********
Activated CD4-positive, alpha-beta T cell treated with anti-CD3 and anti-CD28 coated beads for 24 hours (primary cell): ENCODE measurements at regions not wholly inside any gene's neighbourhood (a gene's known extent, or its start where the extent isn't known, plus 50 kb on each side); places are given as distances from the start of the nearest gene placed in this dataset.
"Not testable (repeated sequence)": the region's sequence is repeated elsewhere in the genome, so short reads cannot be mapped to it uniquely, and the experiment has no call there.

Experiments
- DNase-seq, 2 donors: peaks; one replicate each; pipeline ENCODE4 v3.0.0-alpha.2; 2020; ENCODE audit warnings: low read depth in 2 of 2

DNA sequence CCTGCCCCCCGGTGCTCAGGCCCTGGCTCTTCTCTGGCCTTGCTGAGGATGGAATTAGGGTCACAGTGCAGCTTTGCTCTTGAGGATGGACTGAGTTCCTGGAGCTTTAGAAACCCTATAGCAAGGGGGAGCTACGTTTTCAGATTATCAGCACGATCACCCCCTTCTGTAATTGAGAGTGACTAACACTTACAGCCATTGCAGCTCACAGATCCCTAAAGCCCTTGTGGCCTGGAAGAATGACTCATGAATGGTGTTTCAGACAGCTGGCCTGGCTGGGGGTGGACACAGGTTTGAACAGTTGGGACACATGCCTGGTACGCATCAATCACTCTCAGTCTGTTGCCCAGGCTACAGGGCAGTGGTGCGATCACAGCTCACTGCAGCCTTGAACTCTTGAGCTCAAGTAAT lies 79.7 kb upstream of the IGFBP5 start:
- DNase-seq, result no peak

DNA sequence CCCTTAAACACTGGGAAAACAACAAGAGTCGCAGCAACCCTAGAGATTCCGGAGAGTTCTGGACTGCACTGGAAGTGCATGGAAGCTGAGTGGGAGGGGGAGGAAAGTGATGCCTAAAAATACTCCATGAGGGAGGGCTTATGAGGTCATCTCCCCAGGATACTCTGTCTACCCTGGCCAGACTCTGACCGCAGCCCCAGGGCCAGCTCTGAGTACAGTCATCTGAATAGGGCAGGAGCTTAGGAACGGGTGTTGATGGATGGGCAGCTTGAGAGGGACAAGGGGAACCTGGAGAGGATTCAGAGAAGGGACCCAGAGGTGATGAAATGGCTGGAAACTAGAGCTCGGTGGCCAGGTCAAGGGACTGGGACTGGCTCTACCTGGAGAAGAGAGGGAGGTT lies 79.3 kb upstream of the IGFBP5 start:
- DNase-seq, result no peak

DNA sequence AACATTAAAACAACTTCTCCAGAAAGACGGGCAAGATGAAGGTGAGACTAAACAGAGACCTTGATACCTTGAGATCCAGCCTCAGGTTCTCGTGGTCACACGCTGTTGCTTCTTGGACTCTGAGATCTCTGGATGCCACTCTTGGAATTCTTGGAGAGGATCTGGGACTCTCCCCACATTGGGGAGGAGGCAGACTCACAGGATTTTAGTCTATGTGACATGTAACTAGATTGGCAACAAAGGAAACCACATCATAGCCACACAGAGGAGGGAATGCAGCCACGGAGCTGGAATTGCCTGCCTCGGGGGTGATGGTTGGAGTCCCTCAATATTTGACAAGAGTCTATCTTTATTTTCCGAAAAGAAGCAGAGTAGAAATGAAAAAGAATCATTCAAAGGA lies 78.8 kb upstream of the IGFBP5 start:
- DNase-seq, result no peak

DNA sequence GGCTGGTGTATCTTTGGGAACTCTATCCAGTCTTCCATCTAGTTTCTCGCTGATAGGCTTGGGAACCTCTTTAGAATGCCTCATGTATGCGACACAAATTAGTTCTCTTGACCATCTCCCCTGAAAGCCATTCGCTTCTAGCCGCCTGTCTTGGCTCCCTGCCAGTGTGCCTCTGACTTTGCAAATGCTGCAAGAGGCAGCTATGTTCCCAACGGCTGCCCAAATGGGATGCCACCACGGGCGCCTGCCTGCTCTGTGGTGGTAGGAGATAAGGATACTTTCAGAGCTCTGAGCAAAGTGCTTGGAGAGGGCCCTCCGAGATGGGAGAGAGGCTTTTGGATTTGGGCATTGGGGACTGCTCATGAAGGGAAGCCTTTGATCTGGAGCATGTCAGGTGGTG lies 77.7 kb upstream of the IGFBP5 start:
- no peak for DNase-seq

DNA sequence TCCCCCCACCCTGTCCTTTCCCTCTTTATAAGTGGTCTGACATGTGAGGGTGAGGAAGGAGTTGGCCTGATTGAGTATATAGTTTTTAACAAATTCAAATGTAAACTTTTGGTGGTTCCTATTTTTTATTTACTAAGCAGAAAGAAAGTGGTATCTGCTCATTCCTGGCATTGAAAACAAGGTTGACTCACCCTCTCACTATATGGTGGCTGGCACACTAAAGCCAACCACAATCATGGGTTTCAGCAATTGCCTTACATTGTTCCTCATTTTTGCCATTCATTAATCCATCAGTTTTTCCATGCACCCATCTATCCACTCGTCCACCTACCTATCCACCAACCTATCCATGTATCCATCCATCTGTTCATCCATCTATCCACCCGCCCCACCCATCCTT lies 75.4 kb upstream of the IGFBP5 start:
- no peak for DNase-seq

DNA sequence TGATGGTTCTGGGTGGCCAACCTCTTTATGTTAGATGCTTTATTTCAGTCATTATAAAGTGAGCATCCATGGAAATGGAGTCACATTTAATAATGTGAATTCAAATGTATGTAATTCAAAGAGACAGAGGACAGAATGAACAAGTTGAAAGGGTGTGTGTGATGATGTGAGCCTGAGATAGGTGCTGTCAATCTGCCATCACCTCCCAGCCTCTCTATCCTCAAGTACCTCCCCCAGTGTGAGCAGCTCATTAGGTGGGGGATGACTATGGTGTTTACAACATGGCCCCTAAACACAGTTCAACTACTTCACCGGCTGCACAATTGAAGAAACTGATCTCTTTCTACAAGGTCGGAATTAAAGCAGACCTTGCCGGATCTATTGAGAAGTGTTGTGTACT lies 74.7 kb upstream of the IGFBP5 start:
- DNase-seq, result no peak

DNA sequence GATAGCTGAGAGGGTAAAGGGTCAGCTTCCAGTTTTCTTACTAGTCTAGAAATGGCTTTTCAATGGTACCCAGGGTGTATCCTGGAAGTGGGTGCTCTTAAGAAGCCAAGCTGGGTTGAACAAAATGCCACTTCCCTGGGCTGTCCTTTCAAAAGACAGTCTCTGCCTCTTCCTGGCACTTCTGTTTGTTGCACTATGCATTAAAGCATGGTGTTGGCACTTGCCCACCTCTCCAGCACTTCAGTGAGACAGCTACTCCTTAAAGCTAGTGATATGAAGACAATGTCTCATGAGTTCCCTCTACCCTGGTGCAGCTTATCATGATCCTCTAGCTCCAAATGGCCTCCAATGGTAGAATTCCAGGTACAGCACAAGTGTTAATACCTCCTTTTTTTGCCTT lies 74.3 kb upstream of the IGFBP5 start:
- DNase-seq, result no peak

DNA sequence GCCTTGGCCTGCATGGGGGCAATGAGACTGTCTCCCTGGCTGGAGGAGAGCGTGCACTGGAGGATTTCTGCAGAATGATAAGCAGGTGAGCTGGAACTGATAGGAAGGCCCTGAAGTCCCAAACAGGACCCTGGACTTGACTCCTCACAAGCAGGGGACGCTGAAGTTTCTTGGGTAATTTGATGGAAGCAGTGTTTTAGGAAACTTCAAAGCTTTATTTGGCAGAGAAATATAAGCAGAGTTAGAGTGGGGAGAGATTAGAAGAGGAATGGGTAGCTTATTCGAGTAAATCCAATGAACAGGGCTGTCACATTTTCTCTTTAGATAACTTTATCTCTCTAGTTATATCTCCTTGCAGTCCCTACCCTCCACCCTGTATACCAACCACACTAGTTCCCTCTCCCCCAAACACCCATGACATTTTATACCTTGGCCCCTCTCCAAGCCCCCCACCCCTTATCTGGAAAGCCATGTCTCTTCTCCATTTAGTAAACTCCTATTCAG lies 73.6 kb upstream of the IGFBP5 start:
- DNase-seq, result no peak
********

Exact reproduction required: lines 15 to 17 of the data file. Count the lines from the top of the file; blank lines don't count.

DNA sequence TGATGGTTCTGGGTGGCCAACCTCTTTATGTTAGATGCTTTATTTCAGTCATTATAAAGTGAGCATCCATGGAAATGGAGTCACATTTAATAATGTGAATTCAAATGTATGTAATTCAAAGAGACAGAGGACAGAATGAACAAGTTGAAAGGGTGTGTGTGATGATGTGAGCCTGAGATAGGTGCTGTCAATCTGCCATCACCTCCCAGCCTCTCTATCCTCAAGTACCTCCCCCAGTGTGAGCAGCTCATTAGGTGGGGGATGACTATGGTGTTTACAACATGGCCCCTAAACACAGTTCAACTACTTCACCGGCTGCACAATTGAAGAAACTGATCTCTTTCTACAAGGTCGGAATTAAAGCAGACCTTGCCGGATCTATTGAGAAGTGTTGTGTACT lies 74.7 kb upstream of the IGFBP5 start:
- DNase-seq, result no peak

DNA sequence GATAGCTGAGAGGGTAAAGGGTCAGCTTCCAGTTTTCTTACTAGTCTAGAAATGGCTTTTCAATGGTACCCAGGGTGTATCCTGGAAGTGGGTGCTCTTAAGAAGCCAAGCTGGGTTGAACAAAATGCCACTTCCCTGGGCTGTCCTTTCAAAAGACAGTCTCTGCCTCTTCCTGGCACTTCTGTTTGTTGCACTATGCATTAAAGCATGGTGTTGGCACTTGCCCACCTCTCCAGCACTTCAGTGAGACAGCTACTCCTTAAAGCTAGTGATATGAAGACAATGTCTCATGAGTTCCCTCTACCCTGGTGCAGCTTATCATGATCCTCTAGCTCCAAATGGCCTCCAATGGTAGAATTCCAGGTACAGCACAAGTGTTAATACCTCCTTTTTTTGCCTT lies 74.3 kb upstream of the IGFBP5 start: